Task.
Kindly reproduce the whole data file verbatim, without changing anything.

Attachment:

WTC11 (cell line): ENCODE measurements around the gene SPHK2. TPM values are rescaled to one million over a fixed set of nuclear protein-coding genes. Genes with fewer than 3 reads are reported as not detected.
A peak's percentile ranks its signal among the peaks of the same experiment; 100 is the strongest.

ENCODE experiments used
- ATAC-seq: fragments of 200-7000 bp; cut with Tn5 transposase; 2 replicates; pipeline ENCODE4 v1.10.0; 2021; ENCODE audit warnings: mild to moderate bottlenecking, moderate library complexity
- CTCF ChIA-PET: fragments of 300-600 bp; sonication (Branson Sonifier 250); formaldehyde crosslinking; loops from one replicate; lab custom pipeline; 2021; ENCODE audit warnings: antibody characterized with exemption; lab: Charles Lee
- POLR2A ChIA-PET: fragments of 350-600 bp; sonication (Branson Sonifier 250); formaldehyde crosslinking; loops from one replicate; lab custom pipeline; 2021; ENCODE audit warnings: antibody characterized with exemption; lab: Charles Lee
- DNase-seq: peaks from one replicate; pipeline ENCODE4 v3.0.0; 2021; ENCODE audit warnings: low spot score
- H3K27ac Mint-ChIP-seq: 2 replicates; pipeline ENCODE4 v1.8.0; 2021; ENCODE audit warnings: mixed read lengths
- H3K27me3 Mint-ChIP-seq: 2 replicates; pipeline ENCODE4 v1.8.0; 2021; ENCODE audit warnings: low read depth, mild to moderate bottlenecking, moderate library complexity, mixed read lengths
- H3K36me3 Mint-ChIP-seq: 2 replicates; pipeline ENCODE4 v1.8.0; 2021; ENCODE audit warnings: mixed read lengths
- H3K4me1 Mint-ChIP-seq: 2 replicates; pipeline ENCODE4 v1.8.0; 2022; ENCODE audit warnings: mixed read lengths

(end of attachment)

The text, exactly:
WTC11 (cell line): ENCODE measurements around the gene SPHK2. TPM values are rescaled to one million over a fixed set of nuclear protein-coding genes. Genes with fewer than 3 reads are reported as not detected.
A peak's percentile ranks its signal among the peaks of the same experiment; 100 is the strongest.

ENCODE experiments used
- ATAC-seq: fragments of 200-7000 bp; cut with Tn5 transposase; 2 replicates; pipeline ENCODE4 v1.10.0; 2021; ENCODE audit warnings: mild to moderate bottlenecking, moderate library complexity
- CTCF ChIA-PET: fragments of 300-600 bp; sonication (Branson Sonifier 250); formaldehyde crosslinking; loops from one replicate; lab custom pipeline; 2021; ENCODE audit warnings: antibody characterized with exemption; lab: Charles Lee
- POLR2A ChIA-PET: fragments of 350-600 bp; sonication (Branson Sonifier 250); formaldehyde crosslinking; loops from one replicate; lab custom pipeline; 2021; ENCODE audit warnings: antibody characterized with exemption; lab: Charles Lee
- DNase-seq: peaks from one replicate; pipeline ENCODE4 v3.0.0; 2021; ENCODE audit warnings: low spot score
- H3K27ac Mint-ChIP-seq: 2 replicates; pipeline ENCODE4 v1.8.0; 2021; ENCODE audit warnings: mixed read lengths
- H3K27me3 Mint-ChIP-seq: 2 replicates; pipeline ENCODE4 v1.8.0; 2021; ENCODE audit warnings: low read depth, mild to moderate bottlenecking, moderate library complexity, mixed read lengths
- H3K36me3 Mint-ChIP-seq: 2 replicates; pipeline ENCODE4 v1.8.0; 2021; ENCODE audit warnings: mixed read lengths
- H3K4me1 Mint-ChIP-seq: 2 replicates; pipeline ENCODE4 v1.8.0; 2022; ENCODE audit warnings: mixed read lengths